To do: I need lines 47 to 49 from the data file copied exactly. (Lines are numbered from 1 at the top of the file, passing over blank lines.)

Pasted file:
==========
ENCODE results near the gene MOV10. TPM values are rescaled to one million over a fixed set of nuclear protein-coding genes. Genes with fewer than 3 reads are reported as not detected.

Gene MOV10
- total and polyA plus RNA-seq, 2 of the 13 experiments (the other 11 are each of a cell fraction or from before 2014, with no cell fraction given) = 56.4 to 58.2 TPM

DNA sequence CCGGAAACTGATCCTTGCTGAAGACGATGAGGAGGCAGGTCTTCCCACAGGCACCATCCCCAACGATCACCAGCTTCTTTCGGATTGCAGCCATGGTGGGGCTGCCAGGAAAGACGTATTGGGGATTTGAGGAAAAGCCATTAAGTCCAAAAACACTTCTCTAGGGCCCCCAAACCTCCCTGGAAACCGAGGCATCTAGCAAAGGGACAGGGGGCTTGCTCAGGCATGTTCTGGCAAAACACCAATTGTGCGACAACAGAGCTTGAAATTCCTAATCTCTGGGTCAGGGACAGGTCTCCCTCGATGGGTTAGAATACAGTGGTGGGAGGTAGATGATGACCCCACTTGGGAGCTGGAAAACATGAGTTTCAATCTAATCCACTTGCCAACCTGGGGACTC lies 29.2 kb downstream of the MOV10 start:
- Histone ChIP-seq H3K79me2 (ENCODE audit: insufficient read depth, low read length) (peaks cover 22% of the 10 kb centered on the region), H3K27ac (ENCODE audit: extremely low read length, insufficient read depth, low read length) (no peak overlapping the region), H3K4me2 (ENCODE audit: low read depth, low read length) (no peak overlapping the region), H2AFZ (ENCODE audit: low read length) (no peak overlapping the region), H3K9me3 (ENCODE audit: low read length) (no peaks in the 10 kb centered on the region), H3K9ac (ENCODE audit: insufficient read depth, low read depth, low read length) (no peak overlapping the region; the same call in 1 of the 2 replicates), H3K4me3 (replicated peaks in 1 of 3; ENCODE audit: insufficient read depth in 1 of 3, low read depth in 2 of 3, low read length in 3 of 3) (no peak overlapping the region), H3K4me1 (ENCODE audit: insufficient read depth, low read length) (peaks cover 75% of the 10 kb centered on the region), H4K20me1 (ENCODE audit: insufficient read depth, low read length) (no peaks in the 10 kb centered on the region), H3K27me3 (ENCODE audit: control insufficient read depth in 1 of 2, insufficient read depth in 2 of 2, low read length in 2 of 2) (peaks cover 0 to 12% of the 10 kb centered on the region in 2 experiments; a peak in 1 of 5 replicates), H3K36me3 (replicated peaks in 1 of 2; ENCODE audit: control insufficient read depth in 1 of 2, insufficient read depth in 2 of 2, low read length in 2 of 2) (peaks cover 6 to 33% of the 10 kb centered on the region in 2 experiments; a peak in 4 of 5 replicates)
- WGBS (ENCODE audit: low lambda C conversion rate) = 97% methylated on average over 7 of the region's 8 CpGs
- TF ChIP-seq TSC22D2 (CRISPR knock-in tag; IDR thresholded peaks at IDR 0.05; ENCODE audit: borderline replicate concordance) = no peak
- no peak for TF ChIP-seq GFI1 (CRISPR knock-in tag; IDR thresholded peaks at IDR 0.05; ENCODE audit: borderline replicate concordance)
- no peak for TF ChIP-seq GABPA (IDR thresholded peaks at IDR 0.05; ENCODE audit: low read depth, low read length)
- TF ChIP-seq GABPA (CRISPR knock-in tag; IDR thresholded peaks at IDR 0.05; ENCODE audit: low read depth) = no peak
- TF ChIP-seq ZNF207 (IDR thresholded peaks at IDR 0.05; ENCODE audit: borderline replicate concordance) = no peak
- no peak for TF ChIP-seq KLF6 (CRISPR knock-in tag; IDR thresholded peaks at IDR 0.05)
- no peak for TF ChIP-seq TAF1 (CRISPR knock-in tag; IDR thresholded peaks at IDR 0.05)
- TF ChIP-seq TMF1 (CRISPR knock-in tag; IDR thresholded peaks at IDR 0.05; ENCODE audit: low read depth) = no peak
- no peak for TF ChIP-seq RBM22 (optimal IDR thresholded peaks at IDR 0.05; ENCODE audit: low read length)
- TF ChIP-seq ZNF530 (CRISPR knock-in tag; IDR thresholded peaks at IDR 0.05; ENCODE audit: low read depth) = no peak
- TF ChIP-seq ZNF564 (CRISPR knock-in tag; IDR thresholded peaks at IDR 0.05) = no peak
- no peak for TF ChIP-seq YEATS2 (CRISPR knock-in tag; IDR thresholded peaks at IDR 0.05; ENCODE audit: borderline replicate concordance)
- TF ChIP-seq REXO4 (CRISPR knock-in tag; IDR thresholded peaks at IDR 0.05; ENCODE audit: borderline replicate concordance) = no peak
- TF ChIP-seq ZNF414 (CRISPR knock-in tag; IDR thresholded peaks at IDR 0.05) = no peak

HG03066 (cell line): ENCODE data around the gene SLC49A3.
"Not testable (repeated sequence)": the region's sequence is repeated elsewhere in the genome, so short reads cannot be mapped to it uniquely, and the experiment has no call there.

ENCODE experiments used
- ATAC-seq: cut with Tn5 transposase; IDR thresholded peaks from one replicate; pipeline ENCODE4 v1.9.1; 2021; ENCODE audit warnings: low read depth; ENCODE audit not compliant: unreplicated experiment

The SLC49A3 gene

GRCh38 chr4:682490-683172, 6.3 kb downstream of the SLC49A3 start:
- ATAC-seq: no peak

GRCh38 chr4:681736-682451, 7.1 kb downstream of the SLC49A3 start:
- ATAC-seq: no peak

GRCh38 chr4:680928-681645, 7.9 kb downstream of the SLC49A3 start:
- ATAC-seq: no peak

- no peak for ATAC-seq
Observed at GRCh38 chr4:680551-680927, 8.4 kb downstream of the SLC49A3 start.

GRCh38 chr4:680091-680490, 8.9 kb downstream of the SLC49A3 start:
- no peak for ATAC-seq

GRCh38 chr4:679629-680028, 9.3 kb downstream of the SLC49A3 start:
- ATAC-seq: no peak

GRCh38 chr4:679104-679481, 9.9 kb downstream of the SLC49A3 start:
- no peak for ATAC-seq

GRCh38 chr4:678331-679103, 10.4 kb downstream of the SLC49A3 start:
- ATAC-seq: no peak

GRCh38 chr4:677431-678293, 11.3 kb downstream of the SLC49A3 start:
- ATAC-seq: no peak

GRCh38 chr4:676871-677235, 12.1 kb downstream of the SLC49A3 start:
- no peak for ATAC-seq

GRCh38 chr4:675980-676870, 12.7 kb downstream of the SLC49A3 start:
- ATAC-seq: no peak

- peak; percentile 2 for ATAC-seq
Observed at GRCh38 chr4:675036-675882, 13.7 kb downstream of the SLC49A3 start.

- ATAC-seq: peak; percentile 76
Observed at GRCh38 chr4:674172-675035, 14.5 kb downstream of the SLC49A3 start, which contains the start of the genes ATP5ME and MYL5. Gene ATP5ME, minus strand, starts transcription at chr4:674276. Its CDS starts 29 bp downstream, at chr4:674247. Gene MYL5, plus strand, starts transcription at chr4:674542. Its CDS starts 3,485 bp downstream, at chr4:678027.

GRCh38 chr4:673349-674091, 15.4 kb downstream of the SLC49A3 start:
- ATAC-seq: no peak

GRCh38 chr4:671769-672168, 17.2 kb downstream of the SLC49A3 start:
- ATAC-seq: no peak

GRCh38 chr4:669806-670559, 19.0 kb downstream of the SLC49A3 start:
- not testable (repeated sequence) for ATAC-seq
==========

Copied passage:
- ATAC-seq: no peak

- peak; percentile 2 for ATAC-seq
Observed at GRCh38 chr4:675036-675882, 13.7 kb downstream of the SLC49A3 start.